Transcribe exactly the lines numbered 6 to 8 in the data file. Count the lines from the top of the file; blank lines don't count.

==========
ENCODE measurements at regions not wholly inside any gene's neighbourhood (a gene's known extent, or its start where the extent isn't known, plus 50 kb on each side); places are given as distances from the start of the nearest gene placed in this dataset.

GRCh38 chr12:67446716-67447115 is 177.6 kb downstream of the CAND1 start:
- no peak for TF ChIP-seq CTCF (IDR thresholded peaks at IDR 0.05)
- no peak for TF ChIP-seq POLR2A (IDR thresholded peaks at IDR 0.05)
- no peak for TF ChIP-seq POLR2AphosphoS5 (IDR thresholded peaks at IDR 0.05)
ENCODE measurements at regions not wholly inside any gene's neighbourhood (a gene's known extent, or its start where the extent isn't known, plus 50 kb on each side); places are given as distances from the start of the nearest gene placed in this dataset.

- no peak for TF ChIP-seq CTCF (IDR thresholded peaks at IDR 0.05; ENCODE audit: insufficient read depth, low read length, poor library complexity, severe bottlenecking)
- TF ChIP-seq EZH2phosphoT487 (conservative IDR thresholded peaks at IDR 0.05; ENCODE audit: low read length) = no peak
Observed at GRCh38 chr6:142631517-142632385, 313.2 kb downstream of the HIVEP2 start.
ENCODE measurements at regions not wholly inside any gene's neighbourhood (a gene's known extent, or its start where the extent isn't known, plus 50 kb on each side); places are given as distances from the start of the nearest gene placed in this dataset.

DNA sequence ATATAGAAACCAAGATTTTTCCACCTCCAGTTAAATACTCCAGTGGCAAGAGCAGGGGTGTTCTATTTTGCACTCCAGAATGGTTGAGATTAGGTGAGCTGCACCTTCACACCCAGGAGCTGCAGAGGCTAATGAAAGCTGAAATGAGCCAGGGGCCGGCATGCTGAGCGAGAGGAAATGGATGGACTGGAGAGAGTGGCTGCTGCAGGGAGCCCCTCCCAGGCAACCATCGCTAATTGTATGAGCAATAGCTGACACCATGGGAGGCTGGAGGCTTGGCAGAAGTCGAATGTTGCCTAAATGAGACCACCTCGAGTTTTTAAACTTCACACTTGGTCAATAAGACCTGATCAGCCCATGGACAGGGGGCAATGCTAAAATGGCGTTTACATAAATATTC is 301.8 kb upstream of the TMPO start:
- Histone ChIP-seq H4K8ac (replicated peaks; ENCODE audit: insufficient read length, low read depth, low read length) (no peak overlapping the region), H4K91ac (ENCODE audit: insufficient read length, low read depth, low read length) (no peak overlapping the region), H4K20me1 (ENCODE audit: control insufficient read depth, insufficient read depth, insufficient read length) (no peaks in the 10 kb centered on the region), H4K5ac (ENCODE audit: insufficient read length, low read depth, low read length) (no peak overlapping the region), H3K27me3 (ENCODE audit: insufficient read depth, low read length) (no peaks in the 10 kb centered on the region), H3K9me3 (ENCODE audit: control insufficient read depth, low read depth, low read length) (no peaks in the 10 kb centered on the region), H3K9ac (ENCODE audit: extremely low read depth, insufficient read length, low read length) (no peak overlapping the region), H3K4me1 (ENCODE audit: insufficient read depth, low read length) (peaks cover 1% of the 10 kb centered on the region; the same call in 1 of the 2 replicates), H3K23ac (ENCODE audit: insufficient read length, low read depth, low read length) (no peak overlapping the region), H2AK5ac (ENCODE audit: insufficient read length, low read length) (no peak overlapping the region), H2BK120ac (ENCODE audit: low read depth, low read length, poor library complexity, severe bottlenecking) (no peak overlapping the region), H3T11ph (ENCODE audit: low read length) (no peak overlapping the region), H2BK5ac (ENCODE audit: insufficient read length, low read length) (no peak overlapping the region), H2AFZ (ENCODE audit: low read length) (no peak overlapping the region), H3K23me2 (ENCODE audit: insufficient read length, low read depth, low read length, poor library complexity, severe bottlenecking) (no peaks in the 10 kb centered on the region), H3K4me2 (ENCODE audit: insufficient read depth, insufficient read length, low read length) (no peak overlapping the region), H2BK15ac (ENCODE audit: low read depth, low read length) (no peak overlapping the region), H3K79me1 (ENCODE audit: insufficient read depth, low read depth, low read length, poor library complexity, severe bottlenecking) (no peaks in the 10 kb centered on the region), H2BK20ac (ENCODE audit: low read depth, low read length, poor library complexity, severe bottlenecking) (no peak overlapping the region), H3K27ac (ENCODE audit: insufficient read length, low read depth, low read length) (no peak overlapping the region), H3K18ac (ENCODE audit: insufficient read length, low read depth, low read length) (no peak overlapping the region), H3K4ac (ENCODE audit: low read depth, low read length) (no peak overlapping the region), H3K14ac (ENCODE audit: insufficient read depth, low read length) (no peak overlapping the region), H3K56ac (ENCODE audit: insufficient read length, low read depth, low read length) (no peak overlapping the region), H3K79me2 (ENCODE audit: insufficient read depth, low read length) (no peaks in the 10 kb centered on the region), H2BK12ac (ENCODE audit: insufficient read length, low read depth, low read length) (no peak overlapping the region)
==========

ENCODE measurements at regions not wholly inside any gene's neighbourhood (a gene's known extent, or its start where the extent isn't known, plus 50 kb on each side); places are given as distances from the start of the nearest gene placed in this dataset.

- no peak for TF ChIP-seq CTCF (IDR thresholded peaks at IDR 0.05; ENCODE audit: insufficient read depth, low read length, poor library complexity, severe bottlenecking)
- TF ChIP-seq EZH2phosphoT487 (conservative IDR thresholded peaks at IDR 0.05; ENCODE audit: low read length) = no peak